This approach is evident in his shifting statements about the payment that Michael D. Cohen, his former lawyer, made to a pornographic film actress to keep her from speaking about their alleged affair. In April, Mr. Trump falsely denied knowing about the payment.

After the F.B.I. raided Mr. Cohen’s office, Mr. Trump acknowledged on Twitter in May that Mr. Cohen received reimbursement for the payment and asserted that it had nothing to do with his presidential campaign. Mr. Cohen would later tell prosecutors that he acted at Mr. Trump’s direction and to influence the election.

After the release of an audio recording of the two men discussing a hush-money payment to another woman, Mr. Trump claimed in an August interview on “Fox & Friends” that he did not know about the payments until “later on” and that Mr. Cohen “made the deals.” He then misleadingly compared Mr. Cohen’s actions — a willful violation of campaign finance law — to a civil infraction incurred by former President Barack Obama’s 2008 campaign.

By December, Mr. Trump’s defense had shifted further: “I never directed Michael Cohen to break the law.”

The president is known for being unscripted and loose with language, but he sometimes shows tactical restraint.

After Justice Brett M. Kavanaugh was confirmed to the Supreme Court and in the days before the midterm elections, Mr. Trump told rallygoers in Missouri that “the accuser admitted she never met him, she never saw him, he never touched her, talked to her, he had nothing to do with her, she made up the story, it was false accusations.”

The omission of a name and the use of the words “the accuser” may give the misleading impression that Christine Blasey Ford, who testified to Congress that Justice Kavanaugh had sexually assaulted her when they were teenagers, had recanted her account. But in fact, Mr. Trump was referring to another little-known accuser named Judy Munro-Leighton, who recanted her claim of sexual assault.

Mr. Trump also regales his audience with elaborate stories. Some — like his tales of unnamed “strong” or “tough” men, miners or steelworkers crying and thanking him — may have occurred but are impossible to verify.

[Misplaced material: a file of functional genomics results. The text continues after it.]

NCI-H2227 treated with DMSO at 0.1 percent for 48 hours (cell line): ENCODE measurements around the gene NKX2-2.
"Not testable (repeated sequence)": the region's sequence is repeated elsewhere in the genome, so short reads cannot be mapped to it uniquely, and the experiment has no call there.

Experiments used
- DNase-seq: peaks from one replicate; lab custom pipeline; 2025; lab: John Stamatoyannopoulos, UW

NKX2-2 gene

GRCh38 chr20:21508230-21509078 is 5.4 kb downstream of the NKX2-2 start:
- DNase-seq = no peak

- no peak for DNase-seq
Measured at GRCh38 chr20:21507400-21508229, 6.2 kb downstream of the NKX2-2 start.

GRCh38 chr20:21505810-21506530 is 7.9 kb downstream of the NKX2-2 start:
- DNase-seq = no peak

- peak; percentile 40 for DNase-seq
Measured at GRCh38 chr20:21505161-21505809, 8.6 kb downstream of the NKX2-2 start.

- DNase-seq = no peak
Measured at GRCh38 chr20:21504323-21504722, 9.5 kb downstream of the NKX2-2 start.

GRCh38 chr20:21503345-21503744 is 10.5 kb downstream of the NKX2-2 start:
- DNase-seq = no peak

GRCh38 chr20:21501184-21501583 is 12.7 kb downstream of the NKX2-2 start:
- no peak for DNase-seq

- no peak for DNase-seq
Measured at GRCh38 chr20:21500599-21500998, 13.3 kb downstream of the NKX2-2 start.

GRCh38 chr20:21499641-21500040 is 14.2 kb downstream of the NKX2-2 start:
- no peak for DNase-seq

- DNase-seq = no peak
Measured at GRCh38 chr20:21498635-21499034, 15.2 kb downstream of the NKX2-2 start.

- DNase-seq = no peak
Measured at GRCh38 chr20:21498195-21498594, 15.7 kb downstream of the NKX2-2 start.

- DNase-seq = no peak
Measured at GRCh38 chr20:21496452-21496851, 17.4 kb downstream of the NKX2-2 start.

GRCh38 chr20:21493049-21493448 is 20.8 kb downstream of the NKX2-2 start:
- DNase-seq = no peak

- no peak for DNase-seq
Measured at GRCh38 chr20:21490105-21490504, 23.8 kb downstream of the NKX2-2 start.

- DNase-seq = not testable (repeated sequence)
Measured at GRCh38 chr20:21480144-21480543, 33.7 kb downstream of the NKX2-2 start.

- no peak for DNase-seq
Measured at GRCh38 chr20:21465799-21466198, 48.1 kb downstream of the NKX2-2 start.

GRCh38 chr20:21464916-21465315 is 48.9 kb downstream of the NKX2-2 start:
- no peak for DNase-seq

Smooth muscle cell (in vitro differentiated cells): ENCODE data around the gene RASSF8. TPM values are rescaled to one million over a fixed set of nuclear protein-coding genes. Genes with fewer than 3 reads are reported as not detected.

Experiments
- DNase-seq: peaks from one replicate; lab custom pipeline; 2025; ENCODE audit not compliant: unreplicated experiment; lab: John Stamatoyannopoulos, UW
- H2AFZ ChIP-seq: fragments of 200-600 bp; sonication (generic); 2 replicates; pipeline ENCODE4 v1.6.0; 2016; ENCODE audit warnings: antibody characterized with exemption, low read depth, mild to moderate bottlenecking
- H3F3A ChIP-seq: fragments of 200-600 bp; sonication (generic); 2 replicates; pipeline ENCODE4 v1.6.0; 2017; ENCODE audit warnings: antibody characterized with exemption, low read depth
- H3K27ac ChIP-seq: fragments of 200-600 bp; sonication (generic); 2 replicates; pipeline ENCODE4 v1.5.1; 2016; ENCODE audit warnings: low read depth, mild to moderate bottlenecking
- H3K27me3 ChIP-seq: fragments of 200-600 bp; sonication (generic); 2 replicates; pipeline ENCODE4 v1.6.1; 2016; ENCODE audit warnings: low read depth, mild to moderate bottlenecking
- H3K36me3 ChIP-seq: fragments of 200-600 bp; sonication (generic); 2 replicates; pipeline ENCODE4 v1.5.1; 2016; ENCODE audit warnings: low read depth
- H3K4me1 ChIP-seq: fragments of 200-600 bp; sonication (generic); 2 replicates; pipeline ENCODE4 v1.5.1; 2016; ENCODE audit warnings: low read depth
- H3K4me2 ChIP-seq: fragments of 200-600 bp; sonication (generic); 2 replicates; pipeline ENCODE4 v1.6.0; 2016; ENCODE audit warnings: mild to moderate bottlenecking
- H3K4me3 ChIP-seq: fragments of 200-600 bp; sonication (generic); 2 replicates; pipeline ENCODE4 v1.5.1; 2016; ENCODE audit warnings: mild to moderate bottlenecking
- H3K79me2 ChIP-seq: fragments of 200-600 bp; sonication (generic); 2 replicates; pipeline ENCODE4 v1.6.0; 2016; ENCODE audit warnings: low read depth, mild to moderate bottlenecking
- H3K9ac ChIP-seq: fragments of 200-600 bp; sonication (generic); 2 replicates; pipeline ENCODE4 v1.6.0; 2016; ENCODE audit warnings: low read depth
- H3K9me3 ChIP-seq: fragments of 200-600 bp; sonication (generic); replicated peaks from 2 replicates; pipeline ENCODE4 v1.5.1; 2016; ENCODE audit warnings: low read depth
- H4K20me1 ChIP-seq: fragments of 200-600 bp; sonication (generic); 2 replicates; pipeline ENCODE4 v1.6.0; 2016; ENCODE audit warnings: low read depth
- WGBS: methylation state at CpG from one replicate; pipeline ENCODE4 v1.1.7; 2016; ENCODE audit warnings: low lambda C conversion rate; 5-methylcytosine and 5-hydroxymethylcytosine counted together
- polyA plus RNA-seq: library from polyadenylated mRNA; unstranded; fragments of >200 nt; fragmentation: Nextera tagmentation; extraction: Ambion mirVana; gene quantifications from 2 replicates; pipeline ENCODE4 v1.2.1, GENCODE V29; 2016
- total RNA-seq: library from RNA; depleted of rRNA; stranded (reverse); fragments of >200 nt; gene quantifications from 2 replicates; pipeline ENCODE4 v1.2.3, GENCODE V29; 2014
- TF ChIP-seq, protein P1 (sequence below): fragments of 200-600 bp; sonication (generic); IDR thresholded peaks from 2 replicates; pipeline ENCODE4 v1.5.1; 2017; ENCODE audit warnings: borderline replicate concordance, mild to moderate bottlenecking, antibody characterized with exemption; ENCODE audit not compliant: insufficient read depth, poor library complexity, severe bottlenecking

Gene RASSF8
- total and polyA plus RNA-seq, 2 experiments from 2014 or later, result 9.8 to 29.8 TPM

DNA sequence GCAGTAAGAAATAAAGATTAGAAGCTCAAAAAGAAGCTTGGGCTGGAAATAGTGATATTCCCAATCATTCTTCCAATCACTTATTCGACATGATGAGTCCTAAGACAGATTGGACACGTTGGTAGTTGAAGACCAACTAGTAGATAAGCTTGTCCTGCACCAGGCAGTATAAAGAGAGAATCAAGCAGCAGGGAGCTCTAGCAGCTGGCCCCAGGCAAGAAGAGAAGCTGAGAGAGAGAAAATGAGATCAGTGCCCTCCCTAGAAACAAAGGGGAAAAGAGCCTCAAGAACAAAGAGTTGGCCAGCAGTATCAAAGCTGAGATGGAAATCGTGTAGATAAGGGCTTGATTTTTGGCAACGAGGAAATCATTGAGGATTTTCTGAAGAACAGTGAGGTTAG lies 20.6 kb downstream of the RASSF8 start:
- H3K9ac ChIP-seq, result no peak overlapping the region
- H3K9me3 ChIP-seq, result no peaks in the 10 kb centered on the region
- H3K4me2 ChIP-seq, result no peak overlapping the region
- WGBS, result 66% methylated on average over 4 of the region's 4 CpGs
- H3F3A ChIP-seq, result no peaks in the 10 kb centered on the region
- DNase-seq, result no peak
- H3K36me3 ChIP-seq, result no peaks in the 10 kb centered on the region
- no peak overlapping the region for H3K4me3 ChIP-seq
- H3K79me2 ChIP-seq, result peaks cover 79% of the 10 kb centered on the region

Others, like his frequent attacks on Senator Richard Blumenthal, Democrat of Connecticut, contain invented details. Not content with just accurately pointing out that Mr. Blumenthal falsely claimed to have served in Vietnam, Mr. Trump adds — with no evidence — that Mr. Blumenthal said he had “charged up Da Nang,” dodged bullets and saved the lives of fellow soldiers.

The usual target of this particular strain of falsehoods is the news media, which Mr. Trump suggests purposely underestimates or misinterprets him.

Mr. Trump often lauds strong job growth under his watch and says that the “fake news” would have deemed such numbers “impossible” or “ridiculous” during the 2016 campaign. Yet he neglects to mention that the number of jobs added in the 22 months after his inauguration — 4.2 million — is lower than the 4.8 million jobs added in the 22 months before he took office, undermining the premise of his retrodiction.

In another example, Mr. Trump turned a hypothetical talking point first into a purported reality and then — after headlines debunking his claim appeared — into a joke that he implied reporters had failed to grasp.

At an October rally in Arizona, Mr. Trump criticized Democrats for allowing undocumented immigrants to apply for driver’s licenses. “Next thing you know, they’ll want to buy ’em a car,” he speculated. “Then they’ll say the car’s not good enough, we want — how about a Rolls-Royce?”

A day later, at a campaign rally in Nevada, Mr. Trump presented this theory as reality, telling supporters that Democrats wanted to give cars and licenses to undocumented immigrants in addition to free health care and education.

Linda Qiu is a fact-check reporter, based in Washington. She came to The Times in 2017 from the fact-checking service PolitiFact. @ylindaqiu